One: A Spanish soldier with his tongue cut out makes 10, long seconds of guttural gibberish noises. A posh English voiceover translates simply as; “a ship.”

Two: In an episode they get stuck on a desert island, Adeel chats away in foreign with an old Chinese man, laughing, joking, having a good old chat. “What’s he said?” asks Butler. Adeel: “I don’t know.

Three: Like yer old dad ordering drinks on Lanzarote, Butler transcends the language barrier, communicating with the old man via gestures and a raised voice. Cliff, who speaks a little Chinese, confirms that rather than understanding Butler, the old man; “he says ‘about half-past ten’, captain.”

Anyway, the Spanish galleon turns out to be a wine merchant, and the whole thing’s an exercise in letting the comedic talents of Craig Charles fly. Oh, bollocks. Never a great performer, he struggles outside of playing versions of himself, and runs through his repertoire of funny accents, from a Mexican bandito to, well, they all just go back to Scouse within half a sentence, so it doesn’t matter. Captain Butler was clearly intended as his star vehicle, with the other characters relegated to a handful of lines. Bhaskar, in particular, gets shit-all to do, outside of going on about curry and poppadoms. But it doesn’t matter, as the audience seem to enjoy seeing Dave Lister swear, laughing heartily at all his many references to dicks, piss, tits, and cum.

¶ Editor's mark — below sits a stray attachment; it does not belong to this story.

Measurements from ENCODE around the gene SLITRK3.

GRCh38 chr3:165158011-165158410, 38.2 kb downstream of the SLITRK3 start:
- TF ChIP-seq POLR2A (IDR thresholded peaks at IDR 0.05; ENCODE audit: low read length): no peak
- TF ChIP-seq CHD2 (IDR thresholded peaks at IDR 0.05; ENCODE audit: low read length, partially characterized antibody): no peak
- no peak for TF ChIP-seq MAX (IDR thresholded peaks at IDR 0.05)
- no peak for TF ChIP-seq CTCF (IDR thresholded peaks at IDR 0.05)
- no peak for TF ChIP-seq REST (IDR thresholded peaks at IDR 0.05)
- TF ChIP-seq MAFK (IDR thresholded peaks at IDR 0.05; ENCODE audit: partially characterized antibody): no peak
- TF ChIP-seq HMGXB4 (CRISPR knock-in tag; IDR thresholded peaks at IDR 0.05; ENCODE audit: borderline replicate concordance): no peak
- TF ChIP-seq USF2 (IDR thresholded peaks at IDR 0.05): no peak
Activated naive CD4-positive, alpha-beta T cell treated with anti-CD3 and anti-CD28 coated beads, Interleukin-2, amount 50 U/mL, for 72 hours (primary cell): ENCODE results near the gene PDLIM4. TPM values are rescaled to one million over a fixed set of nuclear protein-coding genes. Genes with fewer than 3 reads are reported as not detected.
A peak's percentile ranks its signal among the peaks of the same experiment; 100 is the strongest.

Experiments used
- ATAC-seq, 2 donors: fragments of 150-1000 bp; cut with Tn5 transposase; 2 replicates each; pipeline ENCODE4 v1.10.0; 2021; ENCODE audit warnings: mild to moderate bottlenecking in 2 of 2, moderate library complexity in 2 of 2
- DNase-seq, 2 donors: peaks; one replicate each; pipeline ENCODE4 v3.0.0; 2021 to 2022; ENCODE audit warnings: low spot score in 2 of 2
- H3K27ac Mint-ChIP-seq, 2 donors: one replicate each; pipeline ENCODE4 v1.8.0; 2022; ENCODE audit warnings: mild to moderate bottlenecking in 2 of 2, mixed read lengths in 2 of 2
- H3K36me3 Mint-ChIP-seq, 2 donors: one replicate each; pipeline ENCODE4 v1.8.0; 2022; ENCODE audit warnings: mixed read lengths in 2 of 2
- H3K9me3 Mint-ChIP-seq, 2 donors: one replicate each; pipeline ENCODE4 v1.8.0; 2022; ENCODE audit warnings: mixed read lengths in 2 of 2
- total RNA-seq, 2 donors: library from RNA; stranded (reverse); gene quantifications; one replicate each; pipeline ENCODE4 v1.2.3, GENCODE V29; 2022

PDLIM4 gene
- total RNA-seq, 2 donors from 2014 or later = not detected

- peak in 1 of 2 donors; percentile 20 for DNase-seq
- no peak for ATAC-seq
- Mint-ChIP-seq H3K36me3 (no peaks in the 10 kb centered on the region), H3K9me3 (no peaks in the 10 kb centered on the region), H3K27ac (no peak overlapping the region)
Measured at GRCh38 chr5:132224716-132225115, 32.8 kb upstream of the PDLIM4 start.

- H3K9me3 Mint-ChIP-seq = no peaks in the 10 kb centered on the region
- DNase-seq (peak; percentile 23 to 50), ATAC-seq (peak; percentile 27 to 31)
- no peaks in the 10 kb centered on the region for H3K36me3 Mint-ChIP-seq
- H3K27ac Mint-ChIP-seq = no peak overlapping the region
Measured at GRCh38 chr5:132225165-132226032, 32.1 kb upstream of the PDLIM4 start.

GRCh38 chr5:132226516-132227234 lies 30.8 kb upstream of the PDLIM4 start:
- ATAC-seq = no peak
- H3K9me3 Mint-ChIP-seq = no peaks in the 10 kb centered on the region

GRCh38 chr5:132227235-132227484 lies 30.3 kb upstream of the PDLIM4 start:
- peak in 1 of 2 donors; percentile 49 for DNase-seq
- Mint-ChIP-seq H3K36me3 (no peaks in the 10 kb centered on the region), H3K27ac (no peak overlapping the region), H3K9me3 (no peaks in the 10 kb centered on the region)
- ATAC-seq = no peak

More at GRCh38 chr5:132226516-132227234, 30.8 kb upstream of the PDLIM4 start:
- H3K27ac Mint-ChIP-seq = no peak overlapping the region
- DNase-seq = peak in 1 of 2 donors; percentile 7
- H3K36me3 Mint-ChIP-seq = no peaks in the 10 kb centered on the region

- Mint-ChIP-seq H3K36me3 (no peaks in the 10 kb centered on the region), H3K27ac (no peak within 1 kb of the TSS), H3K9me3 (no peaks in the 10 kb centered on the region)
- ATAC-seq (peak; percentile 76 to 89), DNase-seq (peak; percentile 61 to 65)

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The most creative part of the series is the closing credits, which are listed pirate-style. Music’s “sea shanties,” costume design “breeches and blouses,” lighting “oil lamps filled by,” though I’m not sure what the role of “ship’s cat” entails. Episode two sees the boat actually rocking, and begins with a magazine blowing over the side, whose problem page Roger reads aloud from — “I’m 14, and have an enormous set of bosoms.” “Doesn’t appear to be much of a problem!” says Butler. This is all just to introduce Lord Nelson, who’s the mag’s Hunk of the Month. Butler’s sneering “If he came on this boat, I’d show him who’s boss!” signals he’s definitely gonna turn up.